A Forensic Analysis of Joker-Enabled Android Malware Apps
Electrical and Computer Engineering, Center for Statistics and Applications in Forensic Evidence (CSAFE)"
American Association of Forensic Sciences (AAFS)
This project aims at developing a set of automated Android Malware vetting tools to discover all the malicious behaviors of Android Malwares in the forms of files in the local storage, SQLite database, or data sent to remote 3-party server(s). to establish a dictionary-like Android malware database that includes malware themselves (malicious code and variant) with all the detected IP addresses, URLs and malicious behaviors as well as other types of evidence data(e.g., the list of permissions required). This presentation will introduce the basics, challenges, and limitations of the current Android malwares detection, and provide a detailed explanation about the usefulness and availability of information about list of permissions required and potential private information leakage by malicious apps (e.g. http://wap.thaiza.com/ ➞ browser cookie and timestamp. In addition, the presentation will elaborate our methodology and large-scale experimental evaluation of the approaches we use to build android malware analysis databases. Overall, application developers and researchers will learn how to take advantage of the database and search the analysis result for certain android packages to prevent app code being infected by malware. In addition, this presentation will demonstrate a well-known malware named Joker (also known as Bread), which has infected over 17,000 Android apps since its first release and has evolved into numerous different variants. Both static and dynamic program analysis approaches (Evihunter) were applied on analyzing the malicious code, detecting malicious behaviors and retrieving evidentiary data like the file path and its corresponding evidence types.Through the analysis of code, we discovered that Joker not only leverage all kinds of cloaking and obfuscation techniques in attempt to be undetected, but also use dynamic package loading to hide its malicious payload. In order to automate the fraud subscribe process, Joker developers utilize injected clicks, custom HTML parsers and SMS receivers so that it will not require any interaction from the user. When the infected app gets installed, it carries out either SMS fraud which sends text messages to premium-rate numbers or WAP billing fraud where a user’s mobile account will be paying for the charges of the subscriber’s bill. According to Google’s recent report, having three or more active variants of Joker on their official app market at the same time is very common and at peak times of activity, there are up to 23 different versions of Joker family submitting to the Google Play Store in one day. As many different variants are active on the air, we collected 12 samples from 46 infected apps which have been removed from Google Play Store. In some versions of the Joker variants, the final payload is delivered through a direct URL obtained from the listed command and control (C&C) server. In these variants, the C&C address has been hidden in the code utilizing the string obfuscation where the string “sticker” was used to break the C&C address and hide it from the simple grep or string search in order to pass the vetting process. In some versions, the infected Google Play app uses a stager payload to retrieve the final payload where the stager payload URL was encoded in the code and was encrypted using Advanced Encryption Standard (AES). Upon an infected app gets started, it downloads the stager payload first then utilizes the stager payload to execute the malicious final payload. In addition, we have discovered that some variants of Joker even leverage two-stager payload downloads in order to retrieve the final payload. As for these infected apps, it downloads the stage one payload, which downloads the stage two payload, which finally loads the malicious Joker payload.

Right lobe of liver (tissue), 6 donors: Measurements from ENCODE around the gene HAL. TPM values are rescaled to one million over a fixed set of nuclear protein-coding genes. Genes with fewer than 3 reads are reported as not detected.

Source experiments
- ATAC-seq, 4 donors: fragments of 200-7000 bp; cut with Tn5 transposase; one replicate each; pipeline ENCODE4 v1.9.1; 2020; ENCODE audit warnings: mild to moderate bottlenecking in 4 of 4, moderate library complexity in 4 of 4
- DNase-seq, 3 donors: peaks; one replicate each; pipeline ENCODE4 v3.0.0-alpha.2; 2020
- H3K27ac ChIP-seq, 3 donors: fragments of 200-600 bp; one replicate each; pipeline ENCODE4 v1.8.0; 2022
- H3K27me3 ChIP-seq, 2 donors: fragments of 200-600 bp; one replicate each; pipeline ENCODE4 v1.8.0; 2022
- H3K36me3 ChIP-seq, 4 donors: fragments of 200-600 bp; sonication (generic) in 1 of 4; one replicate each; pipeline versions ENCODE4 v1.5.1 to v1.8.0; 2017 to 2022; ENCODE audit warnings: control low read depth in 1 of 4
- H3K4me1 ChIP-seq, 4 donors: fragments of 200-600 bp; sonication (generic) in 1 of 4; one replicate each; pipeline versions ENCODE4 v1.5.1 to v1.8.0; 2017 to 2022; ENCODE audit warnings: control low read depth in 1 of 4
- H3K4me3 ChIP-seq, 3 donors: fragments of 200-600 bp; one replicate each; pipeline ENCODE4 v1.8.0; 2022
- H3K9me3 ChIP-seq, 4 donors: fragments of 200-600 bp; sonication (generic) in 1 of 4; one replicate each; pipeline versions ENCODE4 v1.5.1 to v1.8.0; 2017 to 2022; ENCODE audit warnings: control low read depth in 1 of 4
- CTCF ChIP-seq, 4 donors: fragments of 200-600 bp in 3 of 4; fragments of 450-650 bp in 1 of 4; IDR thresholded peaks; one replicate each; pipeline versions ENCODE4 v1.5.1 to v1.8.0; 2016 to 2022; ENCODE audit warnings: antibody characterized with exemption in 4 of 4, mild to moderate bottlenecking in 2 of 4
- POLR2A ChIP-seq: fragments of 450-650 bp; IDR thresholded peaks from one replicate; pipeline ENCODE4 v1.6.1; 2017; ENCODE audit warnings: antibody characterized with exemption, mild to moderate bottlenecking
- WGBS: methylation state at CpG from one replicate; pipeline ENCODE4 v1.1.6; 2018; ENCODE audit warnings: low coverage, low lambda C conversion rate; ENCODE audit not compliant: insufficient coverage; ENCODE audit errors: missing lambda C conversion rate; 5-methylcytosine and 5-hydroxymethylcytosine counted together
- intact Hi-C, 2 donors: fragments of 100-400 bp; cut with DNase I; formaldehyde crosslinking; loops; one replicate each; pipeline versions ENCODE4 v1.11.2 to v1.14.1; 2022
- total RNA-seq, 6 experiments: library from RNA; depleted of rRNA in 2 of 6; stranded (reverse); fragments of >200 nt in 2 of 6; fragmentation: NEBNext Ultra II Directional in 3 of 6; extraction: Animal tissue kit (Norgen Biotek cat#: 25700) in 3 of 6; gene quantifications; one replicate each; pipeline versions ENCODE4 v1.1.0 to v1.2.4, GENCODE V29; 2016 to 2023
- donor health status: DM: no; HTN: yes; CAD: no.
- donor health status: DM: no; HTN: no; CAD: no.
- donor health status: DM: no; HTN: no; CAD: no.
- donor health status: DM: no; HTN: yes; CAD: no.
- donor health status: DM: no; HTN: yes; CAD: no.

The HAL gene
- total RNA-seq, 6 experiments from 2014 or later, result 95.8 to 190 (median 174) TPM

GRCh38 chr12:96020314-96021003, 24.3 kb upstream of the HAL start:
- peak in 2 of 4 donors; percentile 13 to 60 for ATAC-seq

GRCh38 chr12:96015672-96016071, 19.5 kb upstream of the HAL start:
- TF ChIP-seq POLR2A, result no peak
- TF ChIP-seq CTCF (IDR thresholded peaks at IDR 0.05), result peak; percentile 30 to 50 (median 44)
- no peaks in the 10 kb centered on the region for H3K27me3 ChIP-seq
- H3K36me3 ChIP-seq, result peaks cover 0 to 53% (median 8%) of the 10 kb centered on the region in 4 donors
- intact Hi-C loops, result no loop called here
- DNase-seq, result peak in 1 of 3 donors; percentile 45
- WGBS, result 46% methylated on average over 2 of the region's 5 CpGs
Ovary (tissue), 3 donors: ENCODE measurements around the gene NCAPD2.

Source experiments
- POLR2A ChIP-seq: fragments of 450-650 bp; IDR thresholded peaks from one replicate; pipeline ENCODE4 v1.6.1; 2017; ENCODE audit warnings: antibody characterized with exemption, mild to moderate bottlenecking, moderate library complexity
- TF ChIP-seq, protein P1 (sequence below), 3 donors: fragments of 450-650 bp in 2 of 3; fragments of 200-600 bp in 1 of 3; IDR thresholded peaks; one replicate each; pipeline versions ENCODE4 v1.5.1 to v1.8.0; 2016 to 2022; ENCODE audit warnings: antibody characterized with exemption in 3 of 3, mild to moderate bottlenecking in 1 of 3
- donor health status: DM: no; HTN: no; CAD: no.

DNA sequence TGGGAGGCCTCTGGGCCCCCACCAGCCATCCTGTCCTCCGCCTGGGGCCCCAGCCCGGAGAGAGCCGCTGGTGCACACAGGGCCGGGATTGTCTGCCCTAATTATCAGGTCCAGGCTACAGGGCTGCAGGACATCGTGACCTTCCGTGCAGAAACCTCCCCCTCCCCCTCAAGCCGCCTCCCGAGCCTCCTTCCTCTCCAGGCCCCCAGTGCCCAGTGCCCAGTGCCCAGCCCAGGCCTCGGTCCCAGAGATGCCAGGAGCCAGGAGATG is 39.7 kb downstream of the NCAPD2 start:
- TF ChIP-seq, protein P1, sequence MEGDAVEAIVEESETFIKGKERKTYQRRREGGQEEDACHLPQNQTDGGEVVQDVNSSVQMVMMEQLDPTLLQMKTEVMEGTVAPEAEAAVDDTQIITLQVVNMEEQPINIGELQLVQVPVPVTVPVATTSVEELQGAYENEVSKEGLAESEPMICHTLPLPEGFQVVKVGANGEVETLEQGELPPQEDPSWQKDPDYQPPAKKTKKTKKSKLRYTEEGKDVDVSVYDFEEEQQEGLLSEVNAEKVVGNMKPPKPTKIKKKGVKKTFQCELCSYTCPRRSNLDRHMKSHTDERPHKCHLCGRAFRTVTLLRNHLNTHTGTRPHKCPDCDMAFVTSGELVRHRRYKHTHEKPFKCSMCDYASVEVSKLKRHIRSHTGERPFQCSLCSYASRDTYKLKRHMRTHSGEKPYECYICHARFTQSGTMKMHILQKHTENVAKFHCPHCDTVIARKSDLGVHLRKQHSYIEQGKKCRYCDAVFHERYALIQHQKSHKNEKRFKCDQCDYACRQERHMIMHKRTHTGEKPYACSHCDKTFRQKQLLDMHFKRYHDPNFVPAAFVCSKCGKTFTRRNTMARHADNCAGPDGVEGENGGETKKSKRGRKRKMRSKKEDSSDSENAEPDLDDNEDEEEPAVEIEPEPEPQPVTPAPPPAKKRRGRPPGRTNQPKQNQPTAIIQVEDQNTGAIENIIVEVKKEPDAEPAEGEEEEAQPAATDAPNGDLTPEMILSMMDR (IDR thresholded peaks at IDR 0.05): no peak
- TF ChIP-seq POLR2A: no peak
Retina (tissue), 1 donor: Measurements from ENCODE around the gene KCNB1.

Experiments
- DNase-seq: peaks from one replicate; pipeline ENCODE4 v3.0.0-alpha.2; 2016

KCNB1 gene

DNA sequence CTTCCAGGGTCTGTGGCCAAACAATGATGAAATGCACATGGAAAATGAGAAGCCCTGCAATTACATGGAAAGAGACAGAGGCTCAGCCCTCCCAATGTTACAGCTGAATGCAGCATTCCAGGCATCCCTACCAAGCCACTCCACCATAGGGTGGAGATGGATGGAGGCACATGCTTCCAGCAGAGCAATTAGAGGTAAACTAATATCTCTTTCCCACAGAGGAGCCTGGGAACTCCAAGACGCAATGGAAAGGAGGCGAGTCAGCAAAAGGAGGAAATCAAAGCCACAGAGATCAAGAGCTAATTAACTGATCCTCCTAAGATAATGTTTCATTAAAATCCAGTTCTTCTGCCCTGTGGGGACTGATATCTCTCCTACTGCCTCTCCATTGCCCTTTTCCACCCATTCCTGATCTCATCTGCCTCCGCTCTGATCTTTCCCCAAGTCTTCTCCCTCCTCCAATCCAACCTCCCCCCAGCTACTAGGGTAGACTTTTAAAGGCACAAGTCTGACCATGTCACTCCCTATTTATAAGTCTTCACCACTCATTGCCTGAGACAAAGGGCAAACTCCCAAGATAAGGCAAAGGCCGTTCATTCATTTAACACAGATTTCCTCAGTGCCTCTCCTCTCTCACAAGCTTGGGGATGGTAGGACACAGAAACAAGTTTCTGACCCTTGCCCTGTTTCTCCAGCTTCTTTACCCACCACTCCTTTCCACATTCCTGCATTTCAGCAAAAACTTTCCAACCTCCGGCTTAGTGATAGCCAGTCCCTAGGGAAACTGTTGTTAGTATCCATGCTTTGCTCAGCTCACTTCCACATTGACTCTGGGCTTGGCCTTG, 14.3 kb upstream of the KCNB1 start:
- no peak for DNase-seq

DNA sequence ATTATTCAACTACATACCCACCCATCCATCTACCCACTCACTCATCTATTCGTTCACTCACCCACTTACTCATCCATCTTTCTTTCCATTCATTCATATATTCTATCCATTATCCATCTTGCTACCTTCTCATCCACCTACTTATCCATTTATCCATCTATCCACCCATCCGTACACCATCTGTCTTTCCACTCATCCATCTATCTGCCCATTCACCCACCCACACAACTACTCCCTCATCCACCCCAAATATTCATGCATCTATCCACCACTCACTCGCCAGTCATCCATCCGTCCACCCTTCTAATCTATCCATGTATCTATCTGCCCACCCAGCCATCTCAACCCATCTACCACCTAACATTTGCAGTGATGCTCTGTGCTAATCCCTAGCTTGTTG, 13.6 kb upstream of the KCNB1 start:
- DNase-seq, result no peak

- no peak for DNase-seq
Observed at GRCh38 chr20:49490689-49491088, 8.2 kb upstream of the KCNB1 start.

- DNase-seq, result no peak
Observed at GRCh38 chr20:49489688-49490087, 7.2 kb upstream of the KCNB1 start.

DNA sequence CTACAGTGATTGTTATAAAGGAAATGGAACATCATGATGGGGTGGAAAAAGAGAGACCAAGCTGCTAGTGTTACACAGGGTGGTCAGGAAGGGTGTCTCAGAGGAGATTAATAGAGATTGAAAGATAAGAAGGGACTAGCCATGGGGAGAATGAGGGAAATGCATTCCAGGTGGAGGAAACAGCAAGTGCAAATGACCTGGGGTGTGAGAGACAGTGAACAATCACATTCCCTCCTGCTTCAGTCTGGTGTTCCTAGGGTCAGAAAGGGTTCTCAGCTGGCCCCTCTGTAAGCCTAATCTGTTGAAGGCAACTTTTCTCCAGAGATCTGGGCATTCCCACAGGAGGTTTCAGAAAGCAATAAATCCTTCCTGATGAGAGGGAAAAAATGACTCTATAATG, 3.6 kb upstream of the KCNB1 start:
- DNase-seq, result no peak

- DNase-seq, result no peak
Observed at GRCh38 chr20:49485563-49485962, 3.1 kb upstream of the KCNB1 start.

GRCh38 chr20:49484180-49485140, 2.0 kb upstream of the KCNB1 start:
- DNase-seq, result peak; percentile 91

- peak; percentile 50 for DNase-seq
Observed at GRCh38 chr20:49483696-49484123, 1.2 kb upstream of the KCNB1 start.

Shi, Chen; Cheng, Chris; and Guan, Yong, "A Forensic Analysis of Joker-Enabled Android Malware Apps" (2020). CSAFE Presentations and Proceedings. 75.